Yesterday was a big day for a lot of oil and gas stocks, especially those that have seen their stock prices crater lately. Many of those same stocks are giving back many of those gains today, though, as prices remain low. Several of the oil services companies and rig operators are among the biggest losers today thus far. Here is a list of several oil stocks that are seeing big declines as of 11:30 a.m. EDT.
|Borr Drilling (NYSE:BORR)||(26.6%)|
|Nabors Industries (NYSE:NBR)||(11%)|
|Noble Corporation (OTC:NEBLQ)||(26.6%)|
Yesterday's big price rally came after an OPEC+ -- the plus means all OPEC members and Russia -- announcement over the weekend that it was going to continue with its steep production cuts for some time to try to balance the supply going to market. The swift drop in oil demand as part of the coronavirus response has left the market incredibly oversupplied and inventories of crude oil and refined products are all incredibly high right now.
Despite the news, though, crude oil prices are on the decline today. A barrel of Brent crude is down 0.66% to $40.53 per barrel and U.S. domestic crude West Texas Intermediate is down to $38.00 per barrel. These prices are above what they were a little over a month ago, when oil was trading in the low teens and even went negative during a trading day, but they are still down more than 60% compared to this time last year.
Oil prices are improving, but there is a difference between improving and good. At prices like today's, a few of the world's lowest-cost sources may be able to squeeze out a modest profit, but higher-cost sources like shale and offshore are still unprofitable. What's more, with prices this low and producer capital spending budgets cut to the bone, there isn't much appetite to drill new wells or explore for new sources.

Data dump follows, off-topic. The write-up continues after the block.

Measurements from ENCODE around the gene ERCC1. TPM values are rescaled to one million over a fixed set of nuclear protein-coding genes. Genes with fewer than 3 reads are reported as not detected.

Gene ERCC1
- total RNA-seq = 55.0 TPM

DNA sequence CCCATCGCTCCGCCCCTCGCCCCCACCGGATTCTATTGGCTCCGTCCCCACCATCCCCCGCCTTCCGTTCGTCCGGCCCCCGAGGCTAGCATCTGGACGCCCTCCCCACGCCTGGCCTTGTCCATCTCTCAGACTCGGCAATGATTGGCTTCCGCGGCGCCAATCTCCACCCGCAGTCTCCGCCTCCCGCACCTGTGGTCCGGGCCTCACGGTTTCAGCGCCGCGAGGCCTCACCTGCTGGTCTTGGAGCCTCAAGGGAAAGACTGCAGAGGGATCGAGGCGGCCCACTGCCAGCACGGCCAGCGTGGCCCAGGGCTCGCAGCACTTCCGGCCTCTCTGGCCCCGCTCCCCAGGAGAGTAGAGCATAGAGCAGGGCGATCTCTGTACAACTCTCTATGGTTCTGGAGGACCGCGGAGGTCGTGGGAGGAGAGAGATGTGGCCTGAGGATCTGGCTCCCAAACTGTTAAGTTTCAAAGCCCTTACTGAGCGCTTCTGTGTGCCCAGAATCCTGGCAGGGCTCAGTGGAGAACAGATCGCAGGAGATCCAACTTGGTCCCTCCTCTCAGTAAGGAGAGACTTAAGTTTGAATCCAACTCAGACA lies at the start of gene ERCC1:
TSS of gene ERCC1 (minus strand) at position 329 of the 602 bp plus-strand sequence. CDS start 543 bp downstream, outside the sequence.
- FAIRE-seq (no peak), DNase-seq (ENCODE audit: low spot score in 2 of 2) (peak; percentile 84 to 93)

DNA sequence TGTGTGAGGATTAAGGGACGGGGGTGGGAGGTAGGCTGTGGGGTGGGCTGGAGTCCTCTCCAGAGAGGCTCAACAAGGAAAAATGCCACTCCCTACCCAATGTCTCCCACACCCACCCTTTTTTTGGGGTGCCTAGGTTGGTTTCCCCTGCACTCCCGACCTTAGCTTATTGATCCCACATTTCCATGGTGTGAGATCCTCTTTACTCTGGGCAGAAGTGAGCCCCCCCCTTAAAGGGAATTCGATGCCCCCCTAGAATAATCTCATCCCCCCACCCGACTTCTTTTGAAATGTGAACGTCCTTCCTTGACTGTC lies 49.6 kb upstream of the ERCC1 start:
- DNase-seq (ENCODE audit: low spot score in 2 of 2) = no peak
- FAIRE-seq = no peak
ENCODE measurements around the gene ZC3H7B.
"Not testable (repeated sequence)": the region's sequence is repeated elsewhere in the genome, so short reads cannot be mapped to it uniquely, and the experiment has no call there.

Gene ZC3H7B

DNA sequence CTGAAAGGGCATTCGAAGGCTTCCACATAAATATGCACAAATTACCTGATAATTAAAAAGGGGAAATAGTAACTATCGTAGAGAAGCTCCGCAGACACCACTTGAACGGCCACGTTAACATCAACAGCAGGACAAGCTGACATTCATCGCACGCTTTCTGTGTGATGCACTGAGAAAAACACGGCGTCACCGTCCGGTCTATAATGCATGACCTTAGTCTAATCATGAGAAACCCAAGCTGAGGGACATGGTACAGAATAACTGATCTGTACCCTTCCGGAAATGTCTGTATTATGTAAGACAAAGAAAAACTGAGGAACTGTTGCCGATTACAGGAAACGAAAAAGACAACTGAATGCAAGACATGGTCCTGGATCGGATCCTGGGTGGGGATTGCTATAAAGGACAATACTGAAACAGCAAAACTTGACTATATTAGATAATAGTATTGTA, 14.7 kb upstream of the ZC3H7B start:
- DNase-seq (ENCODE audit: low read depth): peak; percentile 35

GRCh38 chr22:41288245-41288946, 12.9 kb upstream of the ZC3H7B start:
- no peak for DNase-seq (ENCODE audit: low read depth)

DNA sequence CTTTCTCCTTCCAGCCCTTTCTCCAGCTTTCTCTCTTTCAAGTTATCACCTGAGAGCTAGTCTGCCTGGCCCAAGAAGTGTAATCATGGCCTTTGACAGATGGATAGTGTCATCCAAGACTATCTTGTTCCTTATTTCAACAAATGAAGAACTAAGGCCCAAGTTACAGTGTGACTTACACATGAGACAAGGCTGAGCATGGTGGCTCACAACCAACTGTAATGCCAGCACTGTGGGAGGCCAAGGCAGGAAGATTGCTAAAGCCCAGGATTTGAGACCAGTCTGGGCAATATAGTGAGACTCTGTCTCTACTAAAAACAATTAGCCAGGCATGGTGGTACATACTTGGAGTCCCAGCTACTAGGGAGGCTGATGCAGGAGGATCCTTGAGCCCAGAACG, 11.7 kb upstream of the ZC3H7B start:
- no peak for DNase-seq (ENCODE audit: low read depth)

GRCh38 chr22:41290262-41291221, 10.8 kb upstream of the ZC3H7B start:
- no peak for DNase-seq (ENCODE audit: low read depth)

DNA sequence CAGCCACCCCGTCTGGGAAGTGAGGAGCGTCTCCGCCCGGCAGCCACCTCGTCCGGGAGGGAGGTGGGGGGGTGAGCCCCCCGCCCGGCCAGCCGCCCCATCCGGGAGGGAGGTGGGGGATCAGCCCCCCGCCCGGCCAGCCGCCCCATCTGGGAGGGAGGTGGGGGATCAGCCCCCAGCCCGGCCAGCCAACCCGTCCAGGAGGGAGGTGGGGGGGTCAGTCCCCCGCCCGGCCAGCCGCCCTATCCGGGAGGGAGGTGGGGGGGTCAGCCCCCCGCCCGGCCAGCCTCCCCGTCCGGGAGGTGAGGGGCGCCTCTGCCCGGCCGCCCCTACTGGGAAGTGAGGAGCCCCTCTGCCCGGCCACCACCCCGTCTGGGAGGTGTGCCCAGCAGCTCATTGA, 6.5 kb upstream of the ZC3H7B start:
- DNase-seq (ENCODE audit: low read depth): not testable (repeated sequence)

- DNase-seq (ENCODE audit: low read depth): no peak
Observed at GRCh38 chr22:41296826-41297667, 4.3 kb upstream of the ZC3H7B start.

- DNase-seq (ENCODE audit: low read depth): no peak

This is what is important for all the companies mentioned above. Transocean, Borr, Valaris, and Noble are all offshore rig owners that count on exploration and development budgets to generate revenue. All of these companies have idle equipment and a limited amount of actively working offshore rigs. Those few contracts simply aren't enough to pay the bills. All of these companies have been posting significant losses, and their cash balances have been dwindling.
Without a significant turnaround in prices and producer appetite to spend on new oil sources, these trends aren't likely to change.
Nabors is the only company on this list that owns land rigs, but it isn't in a much better position. It's likely going to be drilling onshore and tapping shale wells sooner than it will be developing offshore sources, but the company's balance sheet is also looking incredibly strained, and a turnaround isn't expected for at least a couple more months.
Today's price changes are yet another reminder that this is an incredibly volatile market that at times seems completely out of whack with the supply-and-demand situation. Many of the companies mentioned here are likely on the precipice of bankruptcy, so investors are probably better off staying away from these stocks.